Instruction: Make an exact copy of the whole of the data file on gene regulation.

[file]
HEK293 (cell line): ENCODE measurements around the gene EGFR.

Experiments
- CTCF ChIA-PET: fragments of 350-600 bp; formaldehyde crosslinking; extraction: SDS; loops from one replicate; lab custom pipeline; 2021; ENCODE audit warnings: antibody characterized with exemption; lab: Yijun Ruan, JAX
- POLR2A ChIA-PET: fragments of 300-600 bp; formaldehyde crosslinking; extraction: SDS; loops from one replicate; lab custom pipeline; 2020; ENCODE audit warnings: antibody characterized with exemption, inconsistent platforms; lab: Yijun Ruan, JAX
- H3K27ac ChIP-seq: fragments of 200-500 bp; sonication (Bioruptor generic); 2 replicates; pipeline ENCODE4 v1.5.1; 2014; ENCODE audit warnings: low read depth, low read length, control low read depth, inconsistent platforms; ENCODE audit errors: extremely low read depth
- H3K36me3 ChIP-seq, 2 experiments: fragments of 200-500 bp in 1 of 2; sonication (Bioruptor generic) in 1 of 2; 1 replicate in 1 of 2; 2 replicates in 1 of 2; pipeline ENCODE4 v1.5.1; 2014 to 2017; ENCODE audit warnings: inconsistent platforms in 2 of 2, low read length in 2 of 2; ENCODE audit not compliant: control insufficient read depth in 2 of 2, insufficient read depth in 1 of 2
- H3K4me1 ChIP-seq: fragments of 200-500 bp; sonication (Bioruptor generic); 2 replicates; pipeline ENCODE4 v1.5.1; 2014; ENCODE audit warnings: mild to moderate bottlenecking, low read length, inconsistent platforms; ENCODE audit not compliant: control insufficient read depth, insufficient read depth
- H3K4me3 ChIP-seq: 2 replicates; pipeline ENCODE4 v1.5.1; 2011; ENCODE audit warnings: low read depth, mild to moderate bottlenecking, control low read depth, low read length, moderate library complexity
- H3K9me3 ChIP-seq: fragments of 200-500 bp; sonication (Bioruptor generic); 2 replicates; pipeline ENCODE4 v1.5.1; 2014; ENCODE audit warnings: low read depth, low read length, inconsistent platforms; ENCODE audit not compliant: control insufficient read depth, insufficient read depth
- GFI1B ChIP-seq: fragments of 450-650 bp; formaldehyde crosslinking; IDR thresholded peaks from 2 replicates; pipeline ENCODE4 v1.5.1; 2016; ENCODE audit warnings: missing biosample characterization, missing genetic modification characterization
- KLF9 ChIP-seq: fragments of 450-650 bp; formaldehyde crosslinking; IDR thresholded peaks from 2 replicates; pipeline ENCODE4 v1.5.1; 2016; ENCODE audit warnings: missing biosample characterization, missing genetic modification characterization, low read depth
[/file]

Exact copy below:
HEK293 (cell line): ENCODE measurements around the gene EGFR.

Experiments
- CTCF ChIA-PET: fragments of 350-600 bp; formaldehyde crosslinking; extraction: SDS; loops from one replicate; lab custom pipeline; 2021; ENCODE audit warnings: antibody characterized with exemption; lab: Yijun Ruan, JAX
- POLR2A ChIA-PET: fragments of 300-600 bp; formaldehyde crosslinking; extraction: SDS; loops from one replicate; lab custom pipeline; 2020; ENCODE audit warnings: antibody characterized with exemption, inconsistent platforms; lab: Yijun Ruan, JAX
- H3K27ac ChIP-seq: fragments of 200-500 bp; sonication (Bioruptor generic); 2 replicates; pipeline ENCODE4 v1.5.1; 2014; ENCODE audit warnings: low read depth, low read length, control low read depth, inconsistent platforms; ENCODE audit errors: extremely low read depth
- H3K36me3 ChIP-seq, 2 experiments: fragments of 200-500 bp in 1 of 2; sonication (Bioruptor generic) in 1 of 2; 1 replicate in 1 of 2; 2 replicates in 1 of 2; pipeline ENCODE4 v1.5.1; 2014 to 2017; ENCODE audit warnings: inconsistent platforms in 2 of 2, low read length in 2 of 2; ENCODE audit not compliant: control insufficient read depth in 2 of 2, insufficient read depth in 1 of 2
- H3K4me1 ChIP-seq: fragments of 200-500 bp; sonication (Bioruptor generic); 2 replicates; pipeline ENCODE4 v1.5.1; 2014; ENCODE audit warnings: mild to moderate bottlenecking, low read length, inconsistent platforms; ENCODE audit not compliant: control insufficient read depth, insufficient read depth
- H3K4me3 ChIP-seq: 2 replicates; pipeline ENCODE4 v1.5.1; 2011; ENCODE audit warnings: low read depth, mild to moderate bottlenecking, control low read depth, low read length, moderate library complexity
- H3K9me3 ChIP-seq: fragments of 200-500 bp; sonication (Bioruptor generic); 2 replicates; pipeline ENCODE4 v1.5.1; 2014; ENCODE audit warnings: low read depth, low read length, inconsistent platforms; ENCODE audit not compliant: control insufficient read depth, insufficient read depth
- GFI1B ChIP-seq: fragments of 450-650 bp; formaldehyde crosslinking; IDR thresholded peaks from 2 replicates; pipeline ENCODE4 v1.5.1; 2016; ENCODE audit warnings: missing biosample characterization, missing genetic modification characterization
- KLF9 ChIP-seq: fragments of 450-650 bp; formaldehyde crosslinking; IDR thresholded peaks from 2 replicates; pipeline ENCODE4 v1.5.1; 2016; ENCODE audit warnings: missing biosample characterization, missing genetic modification characterization, low read depth